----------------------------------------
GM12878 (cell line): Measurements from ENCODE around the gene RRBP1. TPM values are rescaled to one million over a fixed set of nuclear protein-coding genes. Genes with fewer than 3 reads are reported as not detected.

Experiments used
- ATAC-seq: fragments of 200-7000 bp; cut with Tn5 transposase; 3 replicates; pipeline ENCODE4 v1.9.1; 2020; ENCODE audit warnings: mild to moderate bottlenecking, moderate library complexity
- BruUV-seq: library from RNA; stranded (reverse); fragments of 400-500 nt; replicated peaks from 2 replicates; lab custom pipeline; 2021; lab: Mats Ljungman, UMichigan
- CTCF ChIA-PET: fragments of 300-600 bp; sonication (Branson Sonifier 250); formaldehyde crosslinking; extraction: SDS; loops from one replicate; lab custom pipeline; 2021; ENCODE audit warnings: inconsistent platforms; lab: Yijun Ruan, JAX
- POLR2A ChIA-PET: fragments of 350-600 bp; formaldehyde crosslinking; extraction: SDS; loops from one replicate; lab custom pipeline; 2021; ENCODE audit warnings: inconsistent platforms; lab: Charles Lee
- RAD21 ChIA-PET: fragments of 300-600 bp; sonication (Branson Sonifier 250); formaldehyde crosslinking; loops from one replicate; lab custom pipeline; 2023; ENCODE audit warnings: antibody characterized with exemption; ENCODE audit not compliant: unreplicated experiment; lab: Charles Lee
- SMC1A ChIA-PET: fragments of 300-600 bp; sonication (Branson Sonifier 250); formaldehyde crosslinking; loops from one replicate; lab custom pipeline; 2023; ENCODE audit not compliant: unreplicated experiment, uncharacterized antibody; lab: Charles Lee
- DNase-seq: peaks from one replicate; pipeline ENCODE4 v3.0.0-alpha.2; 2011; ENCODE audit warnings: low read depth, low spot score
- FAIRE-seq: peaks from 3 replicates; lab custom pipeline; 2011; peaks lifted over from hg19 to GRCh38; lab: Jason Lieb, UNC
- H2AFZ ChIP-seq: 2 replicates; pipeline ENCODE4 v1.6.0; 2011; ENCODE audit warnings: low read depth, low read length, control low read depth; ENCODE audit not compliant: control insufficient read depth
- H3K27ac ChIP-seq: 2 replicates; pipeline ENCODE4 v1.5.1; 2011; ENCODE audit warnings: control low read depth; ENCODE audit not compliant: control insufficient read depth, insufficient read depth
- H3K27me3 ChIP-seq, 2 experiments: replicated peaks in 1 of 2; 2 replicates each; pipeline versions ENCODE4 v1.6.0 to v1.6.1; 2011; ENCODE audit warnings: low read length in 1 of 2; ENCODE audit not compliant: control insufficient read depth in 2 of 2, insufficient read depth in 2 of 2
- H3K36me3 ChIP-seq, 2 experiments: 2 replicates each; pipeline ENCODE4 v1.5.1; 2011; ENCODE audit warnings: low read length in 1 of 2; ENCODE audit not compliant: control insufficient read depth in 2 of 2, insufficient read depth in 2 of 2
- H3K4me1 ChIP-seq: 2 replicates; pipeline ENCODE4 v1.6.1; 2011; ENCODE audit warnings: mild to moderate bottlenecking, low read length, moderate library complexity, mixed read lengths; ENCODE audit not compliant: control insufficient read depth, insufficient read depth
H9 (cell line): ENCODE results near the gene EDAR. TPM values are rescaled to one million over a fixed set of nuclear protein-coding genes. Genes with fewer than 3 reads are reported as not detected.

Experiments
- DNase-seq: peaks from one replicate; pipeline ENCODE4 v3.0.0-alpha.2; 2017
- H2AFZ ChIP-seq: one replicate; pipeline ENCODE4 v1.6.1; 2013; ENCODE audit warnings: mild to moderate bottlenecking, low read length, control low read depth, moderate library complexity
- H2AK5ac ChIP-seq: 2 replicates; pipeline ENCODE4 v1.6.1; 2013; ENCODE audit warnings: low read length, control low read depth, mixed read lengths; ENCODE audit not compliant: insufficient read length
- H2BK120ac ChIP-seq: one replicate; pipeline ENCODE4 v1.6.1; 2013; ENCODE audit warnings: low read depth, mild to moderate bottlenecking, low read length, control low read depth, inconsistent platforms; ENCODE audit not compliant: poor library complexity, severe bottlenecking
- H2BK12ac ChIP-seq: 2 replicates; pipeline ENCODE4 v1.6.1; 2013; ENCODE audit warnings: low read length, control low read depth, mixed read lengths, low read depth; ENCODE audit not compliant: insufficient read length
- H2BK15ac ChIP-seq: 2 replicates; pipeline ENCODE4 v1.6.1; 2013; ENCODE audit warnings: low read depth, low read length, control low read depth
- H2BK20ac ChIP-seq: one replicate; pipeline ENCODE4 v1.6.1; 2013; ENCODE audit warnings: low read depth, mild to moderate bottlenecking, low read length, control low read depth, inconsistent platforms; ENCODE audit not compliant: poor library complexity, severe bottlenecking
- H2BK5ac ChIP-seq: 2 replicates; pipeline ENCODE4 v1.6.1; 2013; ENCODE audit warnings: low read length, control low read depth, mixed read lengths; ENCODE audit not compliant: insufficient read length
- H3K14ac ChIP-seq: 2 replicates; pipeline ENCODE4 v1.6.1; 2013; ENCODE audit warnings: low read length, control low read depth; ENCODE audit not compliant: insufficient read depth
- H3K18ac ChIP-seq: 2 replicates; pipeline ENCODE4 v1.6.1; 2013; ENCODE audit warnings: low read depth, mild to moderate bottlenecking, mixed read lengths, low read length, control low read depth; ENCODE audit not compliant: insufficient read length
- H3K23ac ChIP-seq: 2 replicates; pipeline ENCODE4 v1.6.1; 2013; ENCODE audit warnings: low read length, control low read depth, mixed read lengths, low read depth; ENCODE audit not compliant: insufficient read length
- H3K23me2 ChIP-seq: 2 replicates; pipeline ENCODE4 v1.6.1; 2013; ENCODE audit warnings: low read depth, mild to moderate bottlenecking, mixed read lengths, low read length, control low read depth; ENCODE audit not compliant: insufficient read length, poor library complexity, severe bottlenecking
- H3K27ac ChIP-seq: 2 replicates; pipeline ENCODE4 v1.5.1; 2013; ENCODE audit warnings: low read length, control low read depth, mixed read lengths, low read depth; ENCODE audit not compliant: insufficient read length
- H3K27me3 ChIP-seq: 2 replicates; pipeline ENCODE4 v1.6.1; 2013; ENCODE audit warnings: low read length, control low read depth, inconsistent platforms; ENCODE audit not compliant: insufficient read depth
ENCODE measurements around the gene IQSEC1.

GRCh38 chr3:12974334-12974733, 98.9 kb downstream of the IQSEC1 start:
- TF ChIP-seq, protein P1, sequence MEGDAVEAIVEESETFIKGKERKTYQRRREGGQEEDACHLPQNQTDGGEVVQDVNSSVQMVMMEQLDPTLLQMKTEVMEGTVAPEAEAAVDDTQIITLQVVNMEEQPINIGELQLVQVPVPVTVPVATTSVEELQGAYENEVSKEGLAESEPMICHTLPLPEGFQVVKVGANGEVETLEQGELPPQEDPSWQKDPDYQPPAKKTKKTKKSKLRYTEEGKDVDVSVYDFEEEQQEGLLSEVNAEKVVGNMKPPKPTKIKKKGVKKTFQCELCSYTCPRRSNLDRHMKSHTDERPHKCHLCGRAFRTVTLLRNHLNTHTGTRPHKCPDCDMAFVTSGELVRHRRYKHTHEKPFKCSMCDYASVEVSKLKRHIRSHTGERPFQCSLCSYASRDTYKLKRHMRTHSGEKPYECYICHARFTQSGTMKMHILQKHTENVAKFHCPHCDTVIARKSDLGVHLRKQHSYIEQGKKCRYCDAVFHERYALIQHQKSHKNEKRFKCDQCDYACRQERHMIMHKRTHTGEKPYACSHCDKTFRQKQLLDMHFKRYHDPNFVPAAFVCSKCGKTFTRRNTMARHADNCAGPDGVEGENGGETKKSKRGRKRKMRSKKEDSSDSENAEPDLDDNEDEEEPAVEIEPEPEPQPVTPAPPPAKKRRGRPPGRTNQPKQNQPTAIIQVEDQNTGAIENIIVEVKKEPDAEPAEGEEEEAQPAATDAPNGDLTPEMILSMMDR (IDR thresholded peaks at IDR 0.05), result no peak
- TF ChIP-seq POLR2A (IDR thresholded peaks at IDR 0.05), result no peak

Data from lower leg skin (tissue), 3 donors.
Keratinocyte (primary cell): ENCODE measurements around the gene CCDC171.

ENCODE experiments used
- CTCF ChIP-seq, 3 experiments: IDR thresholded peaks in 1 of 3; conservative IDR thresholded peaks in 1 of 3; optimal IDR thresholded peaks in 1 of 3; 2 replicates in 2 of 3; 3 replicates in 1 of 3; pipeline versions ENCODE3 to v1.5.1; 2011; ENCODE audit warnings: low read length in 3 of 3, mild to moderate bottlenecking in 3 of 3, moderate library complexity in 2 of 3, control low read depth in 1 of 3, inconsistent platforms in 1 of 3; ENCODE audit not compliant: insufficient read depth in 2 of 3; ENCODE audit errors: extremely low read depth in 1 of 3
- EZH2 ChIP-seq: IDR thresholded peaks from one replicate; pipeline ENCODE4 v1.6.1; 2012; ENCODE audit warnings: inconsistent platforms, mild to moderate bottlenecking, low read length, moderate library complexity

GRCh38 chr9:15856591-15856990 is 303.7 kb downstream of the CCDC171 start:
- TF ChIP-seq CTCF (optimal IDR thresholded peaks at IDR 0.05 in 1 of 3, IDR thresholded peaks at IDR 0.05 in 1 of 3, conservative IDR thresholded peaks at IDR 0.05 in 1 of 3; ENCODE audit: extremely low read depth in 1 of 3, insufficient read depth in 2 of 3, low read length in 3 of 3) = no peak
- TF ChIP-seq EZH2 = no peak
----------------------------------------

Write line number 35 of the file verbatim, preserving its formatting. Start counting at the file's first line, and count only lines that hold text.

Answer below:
- TF ChIP-seq POLR2A (IDR thresholded peaks at IDR 0.05), result no peak